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No Term Limits on 2014 Ballot; What to Do About Slow Learners in Legislature?

South Dakota voters won't get to vote for term limits on the 2014 ballot. Well, actually, they'll have the usual opportunity to limit the terms of local incumbents like Jason Frerichs, Phil Jensen, Steve Hickey, and Fred Romkema. They just won't get to vote on either of the constitutional amendments legislators proposed to change the term limits under which they labor.

Rep. Stace Nelson wanted to tighten term limits; Rep. Charlie Hoffman wanted to loosen them. My analysis of South Dakota electoral history showed that South Dakota voters don't really need either proposal. Both constitutional amendments died, Rep. Hoffman's just this week before an unsympathetic Senate.

But before we close those resolutional caskets, permit me to mention Rep. Hoffman's main reason for wanting to extend term limits from eight consecutive years to twelve in each chamber. Before a Miller crackerbarrel crowd and on South Dakota Public Radio, Rep. Hoffman said longer term limits would benefit slow learners in the Legislature:

"When you come into the House or Senate and you are a freshman, it’s a straight-up learning jump. You don’t have a curve; you have to get it right off the bat," Hoffman says. "You have to learn how to do process. You have to learn how to be a good committee member. You have to learn the rules in either house that you’re on" [Kealey Bultena, "Term Limit Extension Proposal Alive," SDPB Radio, 2014.03.03].

Experience matters, in legislating as in any other job. But I don't think we need to amend our state constitution to address that vertically asymptotic learning curve that Rep. Hoffman finds so daunting. Maybe the solution to that problem is much simpler: maybe we should just elect smarter legislators.


  1. Deb Geelsdottir 2014.03.08

    I think there is merit to Rep. Hoffman's argument. Other than changing term limits, I wonder if a week's training session for new legislators might be a very good idea. Perhaps it could be held in November. If not a full week, at least 3 days.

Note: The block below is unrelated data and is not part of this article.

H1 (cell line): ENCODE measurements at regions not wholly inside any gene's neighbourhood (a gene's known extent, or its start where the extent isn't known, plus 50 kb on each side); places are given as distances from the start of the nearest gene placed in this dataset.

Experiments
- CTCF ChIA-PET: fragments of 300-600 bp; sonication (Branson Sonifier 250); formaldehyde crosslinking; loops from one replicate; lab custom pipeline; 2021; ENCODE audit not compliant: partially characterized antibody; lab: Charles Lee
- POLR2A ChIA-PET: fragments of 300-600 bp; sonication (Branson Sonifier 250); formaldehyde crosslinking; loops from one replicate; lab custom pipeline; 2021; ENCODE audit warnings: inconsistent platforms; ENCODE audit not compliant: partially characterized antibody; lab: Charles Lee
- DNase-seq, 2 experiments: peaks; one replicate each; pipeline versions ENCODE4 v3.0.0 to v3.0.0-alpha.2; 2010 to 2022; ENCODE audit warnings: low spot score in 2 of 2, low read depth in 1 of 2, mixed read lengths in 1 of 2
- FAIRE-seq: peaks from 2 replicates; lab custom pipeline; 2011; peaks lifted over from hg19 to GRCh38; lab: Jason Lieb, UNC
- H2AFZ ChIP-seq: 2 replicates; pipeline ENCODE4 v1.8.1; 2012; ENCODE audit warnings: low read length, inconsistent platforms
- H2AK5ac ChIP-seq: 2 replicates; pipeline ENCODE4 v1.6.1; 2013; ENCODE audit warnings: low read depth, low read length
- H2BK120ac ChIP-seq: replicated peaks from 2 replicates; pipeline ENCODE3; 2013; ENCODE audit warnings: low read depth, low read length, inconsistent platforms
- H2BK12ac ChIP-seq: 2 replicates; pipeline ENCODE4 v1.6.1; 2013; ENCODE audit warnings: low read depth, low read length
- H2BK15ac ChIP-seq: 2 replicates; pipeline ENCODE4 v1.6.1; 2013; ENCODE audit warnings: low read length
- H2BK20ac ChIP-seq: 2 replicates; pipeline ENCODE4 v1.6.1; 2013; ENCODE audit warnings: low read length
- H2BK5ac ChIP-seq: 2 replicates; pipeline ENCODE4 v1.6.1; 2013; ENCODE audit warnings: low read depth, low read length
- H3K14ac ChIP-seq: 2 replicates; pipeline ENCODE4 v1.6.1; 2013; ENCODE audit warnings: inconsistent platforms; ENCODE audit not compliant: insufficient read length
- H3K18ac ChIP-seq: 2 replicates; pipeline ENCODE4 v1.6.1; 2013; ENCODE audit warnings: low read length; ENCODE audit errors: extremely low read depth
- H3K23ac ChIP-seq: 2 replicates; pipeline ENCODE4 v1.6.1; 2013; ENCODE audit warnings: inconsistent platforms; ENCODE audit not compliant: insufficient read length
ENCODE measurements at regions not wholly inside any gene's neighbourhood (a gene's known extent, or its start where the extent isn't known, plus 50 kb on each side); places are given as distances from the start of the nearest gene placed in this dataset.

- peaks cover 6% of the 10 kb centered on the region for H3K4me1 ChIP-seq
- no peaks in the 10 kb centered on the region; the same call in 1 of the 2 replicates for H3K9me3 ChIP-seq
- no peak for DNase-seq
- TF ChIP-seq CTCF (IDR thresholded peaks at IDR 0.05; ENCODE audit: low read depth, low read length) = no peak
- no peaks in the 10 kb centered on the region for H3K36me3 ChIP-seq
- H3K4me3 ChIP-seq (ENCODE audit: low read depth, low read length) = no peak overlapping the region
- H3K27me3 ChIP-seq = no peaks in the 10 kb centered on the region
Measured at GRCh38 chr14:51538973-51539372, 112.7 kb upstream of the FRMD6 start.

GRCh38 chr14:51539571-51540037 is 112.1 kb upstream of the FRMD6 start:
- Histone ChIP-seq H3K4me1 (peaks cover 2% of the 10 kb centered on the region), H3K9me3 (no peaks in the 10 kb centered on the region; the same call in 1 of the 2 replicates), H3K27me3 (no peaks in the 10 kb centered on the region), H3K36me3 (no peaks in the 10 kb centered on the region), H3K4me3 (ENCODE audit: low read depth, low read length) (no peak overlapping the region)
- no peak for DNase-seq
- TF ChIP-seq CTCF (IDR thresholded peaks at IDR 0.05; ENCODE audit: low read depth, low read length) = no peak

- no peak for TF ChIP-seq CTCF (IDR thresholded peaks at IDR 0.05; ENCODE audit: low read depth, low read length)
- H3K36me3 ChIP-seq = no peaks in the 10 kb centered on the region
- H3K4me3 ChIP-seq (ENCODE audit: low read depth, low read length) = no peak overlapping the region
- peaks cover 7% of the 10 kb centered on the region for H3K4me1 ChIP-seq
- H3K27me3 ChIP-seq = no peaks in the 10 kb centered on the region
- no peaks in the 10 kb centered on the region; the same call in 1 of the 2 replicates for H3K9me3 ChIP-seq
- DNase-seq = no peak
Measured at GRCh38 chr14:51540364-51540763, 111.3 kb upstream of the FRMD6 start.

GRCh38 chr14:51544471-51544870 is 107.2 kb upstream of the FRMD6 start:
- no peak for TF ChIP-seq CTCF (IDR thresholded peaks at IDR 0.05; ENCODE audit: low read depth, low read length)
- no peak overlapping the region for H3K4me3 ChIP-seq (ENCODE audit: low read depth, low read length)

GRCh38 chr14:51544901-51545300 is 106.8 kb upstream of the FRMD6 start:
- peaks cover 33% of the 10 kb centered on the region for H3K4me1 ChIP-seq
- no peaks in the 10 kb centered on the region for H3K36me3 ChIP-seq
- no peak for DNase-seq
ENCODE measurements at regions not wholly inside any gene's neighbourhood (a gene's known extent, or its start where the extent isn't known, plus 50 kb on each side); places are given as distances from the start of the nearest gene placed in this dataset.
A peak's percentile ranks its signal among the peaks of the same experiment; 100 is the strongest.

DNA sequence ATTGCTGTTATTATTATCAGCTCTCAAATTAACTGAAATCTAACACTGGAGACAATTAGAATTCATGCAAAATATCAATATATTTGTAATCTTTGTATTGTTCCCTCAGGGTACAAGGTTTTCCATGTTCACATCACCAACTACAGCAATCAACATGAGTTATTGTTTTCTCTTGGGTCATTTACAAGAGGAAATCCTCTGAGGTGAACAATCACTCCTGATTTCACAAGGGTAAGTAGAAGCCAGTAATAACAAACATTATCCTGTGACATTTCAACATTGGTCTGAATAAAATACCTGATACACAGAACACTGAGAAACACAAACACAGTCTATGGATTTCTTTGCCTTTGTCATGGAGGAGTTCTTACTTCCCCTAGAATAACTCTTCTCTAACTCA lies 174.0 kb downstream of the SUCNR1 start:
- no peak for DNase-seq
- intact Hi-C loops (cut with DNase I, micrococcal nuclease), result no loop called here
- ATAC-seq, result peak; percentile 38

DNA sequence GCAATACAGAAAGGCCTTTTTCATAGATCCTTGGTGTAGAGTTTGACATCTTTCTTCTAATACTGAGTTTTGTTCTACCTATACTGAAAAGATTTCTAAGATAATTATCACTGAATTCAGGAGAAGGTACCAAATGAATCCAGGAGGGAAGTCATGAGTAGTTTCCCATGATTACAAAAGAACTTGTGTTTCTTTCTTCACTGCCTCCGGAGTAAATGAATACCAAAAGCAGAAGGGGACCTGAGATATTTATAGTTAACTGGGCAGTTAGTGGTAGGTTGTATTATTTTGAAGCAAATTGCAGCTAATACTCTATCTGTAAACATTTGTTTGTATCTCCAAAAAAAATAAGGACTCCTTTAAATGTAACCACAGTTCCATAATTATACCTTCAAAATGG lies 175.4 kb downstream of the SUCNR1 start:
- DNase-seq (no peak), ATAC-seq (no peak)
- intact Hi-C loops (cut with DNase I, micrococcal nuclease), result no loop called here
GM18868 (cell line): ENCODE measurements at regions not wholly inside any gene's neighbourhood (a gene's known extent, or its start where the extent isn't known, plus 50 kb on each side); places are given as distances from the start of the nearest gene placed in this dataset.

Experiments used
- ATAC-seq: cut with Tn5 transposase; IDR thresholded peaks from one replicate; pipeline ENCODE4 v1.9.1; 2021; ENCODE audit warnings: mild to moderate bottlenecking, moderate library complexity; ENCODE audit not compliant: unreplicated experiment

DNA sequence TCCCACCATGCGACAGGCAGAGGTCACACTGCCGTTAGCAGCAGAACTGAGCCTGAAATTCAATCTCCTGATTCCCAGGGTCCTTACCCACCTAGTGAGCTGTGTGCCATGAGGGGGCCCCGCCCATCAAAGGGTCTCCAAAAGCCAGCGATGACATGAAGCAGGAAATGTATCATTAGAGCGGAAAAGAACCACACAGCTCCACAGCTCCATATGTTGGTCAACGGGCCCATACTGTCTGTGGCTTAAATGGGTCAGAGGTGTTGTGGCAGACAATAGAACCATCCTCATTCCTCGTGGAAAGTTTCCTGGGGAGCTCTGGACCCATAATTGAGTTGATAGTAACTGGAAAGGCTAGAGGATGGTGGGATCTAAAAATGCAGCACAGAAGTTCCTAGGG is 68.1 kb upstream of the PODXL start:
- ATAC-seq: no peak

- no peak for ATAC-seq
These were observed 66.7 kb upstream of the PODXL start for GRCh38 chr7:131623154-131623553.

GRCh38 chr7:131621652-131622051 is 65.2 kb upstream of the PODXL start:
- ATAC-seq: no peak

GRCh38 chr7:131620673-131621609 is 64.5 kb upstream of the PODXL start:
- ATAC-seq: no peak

There ought to be some veteran, sitting legislators there too. They could run through mock sessions with mock bills. They could hit a wide variety of contingencies.


  2. grudznick 2014.03.08

    Ms. Geelsdottir/, are you suggesting having these rookies debate abortion, texting, banning gays from restaurants, and some random gun bills in November to get them ready for January? That may be one of your best ideas, ma'am.

  3. rollin potter 2014.03.08

    Yes mr. hoffman,how to become a good committee member!!!!
    Sit down and shut up and do what the republican grunts want you to do and say!!!!!

  4. Deb Geelsdottir 2014.03.08

    Why thank you so much Mr. Grudz!

    I'm thinking having 3+ days to find various offices, restrooms, phones, copiers, committee rooms, etc. Where to stay in Pierre/Ft. Pierre, where to eat, all the logistics stuff. What each committee does, how many options for a bill, how many votes, protocol, how to hoghouse, smoke out, who to talk to, how to handle lobbyists, etc. What happens in caucuses, how to most effectively support or oppose a bill. Etc. Etc. Etc.

    "Committee voted down my bill. I don't want to give up. What else can I do?"

    "My constituents are very opposed to a bill, but I don't think they understand all the ramifications of it. I don't have time to go back home. What is the most effective way to explain my vote tomorrow?"